“Not as such,” Theodwyn replied. “But we should welcome to hear tidings from the city,” she added, beckoning the priestess to step inside. “We have not heard anything for days.”
“As you wish,” the norn said, stepping inside. She glanced nervously at the corridor from where guardsmen could be heard talking idly before she closed the door behind her. “What do you want to know?”
“What can you tell us?” Theodwyn responded. “What has happened in the city? How have the plans of Jarl Isarn advanced?”
“The city is quiet for now,” Constance said, her eyes shifting from person to person. “Except Lowtown. There are riots, they say. Few of us have left the Temple since this all started, I do not know much,” she admitted.
“But the jarl rules the city uncontested?” Theodwyn asked impatiently.
“Yes. Except for the Citadel,” Constance added. “They are besieging it, but it is still held by the Order.”
“That is good news, is it not?” Eleanor said, her voice sounding soft behind the veil. “That means their control of the city is tenuous.”
“Indeed it is,” Theodwyn smiled triumphantly. “Add to that the Order forces at Lake Myr and we will be freed soon enough.”
“Oh,” Constance uttered as a shadow fell across her face. “Messengers arrived late last night. A battle was fought.”
“And?” Theodwyn urged her.
“Word is that Sir Athelstan destroyed the Order army at Myr. They are scattered in the wind or dead,” the norn said quietly.
“He does not deserve that title anymore,” Theodwyn sneered, but there was little strength in her anger. “Thank you, Sister Constance,” she mumbled. “You may leave us.” The sister bowed her head and left quickly. “Damn them,” Theodwyn muttered, “damn all the spawns of Isarn to Hel’s pit.”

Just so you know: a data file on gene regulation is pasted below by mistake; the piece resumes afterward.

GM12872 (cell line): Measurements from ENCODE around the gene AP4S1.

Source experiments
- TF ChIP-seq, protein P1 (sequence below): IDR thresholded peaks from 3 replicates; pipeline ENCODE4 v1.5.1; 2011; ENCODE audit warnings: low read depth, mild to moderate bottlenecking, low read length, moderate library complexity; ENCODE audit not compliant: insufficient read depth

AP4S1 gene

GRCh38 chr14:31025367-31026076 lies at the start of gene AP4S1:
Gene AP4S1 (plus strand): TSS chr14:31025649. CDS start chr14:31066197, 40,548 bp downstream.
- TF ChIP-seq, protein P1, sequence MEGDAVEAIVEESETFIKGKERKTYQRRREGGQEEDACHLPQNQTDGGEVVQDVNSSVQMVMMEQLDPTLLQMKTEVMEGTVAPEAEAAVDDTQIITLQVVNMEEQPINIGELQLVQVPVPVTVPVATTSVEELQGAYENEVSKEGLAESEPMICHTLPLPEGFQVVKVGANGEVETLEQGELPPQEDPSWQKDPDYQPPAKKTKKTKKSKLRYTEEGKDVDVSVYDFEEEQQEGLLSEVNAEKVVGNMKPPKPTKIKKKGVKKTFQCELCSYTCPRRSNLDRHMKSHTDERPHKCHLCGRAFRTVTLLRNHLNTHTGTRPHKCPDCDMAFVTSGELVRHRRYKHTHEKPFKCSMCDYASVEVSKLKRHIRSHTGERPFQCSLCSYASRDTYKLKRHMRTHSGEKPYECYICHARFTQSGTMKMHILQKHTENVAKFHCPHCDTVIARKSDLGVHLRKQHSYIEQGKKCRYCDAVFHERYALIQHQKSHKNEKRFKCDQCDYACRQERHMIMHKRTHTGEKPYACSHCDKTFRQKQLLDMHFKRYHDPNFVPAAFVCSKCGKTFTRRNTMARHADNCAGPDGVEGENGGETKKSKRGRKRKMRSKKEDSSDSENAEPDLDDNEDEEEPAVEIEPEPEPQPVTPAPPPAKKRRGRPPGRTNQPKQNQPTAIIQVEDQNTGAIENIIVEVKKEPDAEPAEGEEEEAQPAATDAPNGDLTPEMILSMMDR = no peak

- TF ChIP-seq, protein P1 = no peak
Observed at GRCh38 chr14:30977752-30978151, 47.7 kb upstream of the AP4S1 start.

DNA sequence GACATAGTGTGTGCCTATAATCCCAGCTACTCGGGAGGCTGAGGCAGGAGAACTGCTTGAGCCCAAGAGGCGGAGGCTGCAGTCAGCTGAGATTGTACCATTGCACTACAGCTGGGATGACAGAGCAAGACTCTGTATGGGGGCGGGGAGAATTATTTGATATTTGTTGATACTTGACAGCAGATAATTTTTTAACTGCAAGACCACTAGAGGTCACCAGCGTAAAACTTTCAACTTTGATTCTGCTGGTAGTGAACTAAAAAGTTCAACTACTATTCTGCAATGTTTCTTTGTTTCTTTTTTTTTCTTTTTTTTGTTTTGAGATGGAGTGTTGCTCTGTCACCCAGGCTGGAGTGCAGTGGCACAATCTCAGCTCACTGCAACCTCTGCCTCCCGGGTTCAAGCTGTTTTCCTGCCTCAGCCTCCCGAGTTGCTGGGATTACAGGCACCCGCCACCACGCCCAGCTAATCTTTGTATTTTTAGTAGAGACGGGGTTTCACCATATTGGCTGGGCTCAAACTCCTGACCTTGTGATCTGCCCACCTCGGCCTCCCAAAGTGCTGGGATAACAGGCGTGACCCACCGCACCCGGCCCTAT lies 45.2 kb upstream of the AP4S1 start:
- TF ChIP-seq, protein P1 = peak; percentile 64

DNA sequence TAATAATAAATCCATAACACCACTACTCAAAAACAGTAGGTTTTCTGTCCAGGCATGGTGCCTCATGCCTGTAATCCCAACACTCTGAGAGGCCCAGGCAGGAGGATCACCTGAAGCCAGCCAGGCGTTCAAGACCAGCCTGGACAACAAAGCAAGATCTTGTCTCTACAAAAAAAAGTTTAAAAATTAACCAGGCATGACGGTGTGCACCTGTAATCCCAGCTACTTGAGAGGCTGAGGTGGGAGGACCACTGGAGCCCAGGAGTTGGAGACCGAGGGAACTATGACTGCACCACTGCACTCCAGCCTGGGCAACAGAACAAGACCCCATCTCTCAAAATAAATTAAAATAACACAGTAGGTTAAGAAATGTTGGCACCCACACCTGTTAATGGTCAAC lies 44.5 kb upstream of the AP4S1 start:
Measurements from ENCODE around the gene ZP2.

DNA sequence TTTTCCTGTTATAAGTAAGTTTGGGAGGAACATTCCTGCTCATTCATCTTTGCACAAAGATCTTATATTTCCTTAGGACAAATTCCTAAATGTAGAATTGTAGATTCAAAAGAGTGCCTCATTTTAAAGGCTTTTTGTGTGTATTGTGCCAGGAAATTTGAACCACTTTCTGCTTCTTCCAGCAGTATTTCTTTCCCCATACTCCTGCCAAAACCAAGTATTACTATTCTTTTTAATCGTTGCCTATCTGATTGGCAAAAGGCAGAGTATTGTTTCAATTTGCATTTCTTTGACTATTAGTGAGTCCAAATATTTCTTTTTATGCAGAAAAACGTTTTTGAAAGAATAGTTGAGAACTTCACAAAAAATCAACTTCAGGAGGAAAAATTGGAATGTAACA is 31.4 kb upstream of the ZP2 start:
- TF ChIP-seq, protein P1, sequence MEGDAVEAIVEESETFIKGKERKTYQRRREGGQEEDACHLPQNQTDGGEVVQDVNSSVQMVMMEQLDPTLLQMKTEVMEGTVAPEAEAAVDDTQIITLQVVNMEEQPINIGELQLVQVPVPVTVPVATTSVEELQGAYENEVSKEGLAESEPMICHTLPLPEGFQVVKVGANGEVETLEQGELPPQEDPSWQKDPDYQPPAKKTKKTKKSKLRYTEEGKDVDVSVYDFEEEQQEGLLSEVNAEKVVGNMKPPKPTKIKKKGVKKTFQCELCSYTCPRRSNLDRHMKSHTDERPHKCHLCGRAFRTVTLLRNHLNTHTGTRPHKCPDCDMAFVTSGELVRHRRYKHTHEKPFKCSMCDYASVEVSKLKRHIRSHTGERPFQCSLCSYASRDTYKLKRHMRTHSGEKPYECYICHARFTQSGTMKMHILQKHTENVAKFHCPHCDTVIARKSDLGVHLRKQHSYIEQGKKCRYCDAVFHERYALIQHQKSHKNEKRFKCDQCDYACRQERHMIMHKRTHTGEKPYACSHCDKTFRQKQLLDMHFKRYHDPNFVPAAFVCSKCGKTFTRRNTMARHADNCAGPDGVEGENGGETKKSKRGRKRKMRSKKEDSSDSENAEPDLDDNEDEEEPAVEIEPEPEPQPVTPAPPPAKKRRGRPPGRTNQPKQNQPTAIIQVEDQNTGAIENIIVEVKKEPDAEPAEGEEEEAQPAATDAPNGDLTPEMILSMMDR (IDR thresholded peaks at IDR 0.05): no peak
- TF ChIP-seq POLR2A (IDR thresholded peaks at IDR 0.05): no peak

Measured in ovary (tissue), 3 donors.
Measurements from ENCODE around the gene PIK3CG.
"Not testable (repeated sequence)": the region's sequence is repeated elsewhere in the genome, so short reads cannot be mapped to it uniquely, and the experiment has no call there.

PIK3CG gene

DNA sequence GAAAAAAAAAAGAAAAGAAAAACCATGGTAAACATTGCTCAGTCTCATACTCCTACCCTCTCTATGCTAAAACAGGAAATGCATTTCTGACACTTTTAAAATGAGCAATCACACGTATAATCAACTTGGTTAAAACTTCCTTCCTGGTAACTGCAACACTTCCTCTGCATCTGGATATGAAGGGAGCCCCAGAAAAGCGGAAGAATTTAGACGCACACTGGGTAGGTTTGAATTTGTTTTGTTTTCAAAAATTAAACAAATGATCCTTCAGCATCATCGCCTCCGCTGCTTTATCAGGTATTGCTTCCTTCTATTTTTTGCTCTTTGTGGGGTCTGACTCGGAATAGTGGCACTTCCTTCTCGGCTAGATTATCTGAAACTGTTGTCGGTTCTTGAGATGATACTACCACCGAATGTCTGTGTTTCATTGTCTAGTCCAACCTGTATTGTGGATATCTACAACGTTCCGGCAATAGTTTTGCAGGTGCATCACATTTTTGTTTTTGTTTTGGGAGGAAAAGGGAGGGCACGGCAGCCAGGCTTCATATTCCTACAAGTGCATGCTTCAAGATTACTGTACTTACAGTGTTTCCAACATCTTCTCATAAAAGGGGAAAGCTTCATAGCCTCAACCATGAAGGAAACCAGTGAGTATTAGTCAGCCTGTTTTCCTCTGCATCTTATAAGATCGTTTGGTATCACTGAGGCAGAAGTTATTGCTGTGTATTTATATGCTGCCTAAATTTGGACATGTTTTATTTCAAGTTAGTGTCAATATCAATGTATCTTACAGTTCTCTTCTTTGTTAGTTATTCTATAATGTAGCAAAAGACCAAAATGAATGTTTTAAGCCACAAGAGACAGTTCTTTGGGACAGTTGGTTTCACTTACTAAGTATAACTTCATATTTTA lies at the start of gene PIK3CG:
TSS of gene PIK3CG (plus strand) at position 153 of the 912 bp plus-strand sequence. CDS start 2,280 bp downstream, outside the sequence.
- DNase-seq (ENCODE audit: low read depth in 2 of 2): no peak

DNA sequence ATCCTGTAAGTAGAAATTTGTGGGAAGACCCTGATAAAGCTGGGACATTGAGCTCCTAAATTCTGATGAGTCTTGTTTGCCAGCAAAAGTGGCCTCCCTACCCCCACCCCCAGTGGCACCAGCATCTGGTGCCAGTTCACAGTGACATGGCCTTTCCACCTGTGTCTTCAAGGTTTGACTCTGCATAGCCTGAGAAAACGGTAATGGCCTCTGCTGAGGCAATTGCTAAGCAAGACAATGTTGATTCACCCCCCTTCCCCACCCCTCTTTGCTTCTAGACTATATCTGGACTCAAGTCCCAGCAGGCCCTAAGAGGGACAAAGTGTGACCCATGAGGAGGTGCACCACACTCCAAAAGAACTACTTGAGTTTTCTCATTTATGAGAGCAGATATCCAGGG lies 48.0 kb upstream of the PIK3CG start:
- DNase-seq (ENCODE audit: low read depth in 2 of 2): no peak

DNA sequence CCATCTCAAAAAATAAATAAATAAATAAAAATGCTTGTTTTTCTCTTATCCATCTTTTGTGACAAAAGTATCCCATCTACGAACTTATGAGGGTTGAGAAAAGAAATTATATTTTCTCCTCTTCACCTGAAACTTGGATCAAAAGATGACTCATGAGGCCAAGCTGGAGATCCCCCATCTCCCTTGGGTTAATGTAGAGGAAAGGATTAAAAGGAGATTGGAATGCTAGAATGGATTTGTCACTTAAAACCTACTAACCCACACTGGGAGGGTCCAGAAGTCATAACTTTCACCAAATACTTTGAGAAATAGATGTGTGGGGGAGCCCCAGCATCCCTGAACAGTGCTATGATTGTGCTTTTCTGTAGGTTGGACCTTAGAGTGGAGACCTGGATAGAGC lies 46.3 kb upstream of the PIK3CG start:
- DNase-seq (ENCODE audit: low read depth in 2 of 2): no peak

“Surely this is only a temporary misfortune,” Eleanor tried to assure Theodwyn as she removed her veil and her voice came clearer. “The Order and its knights are too strong to ever lose.”
“I have not spoken of this in case anybody was listening, but it does not matter any longer,” Theodwyn said to her young companion. “My brother rode to Lake Myr. That was the reason for our deception at the feast. He is not in the Citadel. It was our hope he could warn them in time, have Athelstan arrested, bring the army back to Middanhal.”
“You knew?” Eleanor exclaimed. “You knew what the jarl was planning to do?”
“We did,” Theodwyn nodded. “All for naught. There are no Order forces left in Adalrik now. It is why I urged you not to attend the feast that night,” she continued as she turned to look at Arndis; further words were stuck in her throat as she saw the expression on her companion’s face. Arndis had moved to sit down on a corner chair in the room; she was staring straight ahead, her eyes unfocused.
“Arndis?” Eleanor said slowly, cautiously approaching her friend. “Are you not well?”
“My brother was at Lake Myr,” she said with little more than a whisper. “He was going with the army to Hæthiod.”
“Oh,” Eleanor said, unable to find other words as she clasped her hands together.
“He was Athelstan’s squire, was he not?” Theodwyn interjected, her ordinarily harsh voice turned softer. “Perhaps he was not with the army. Perhaps he joined Athelstan and the Isarn forces instead.”
“Are those my choices?” Arndis exclaimed, her eyes watery. “My brother is either dead or a traitor?” When neither of the other two spoke, she continued. “He was the only family I had left. I am all alone once more. I have no one.”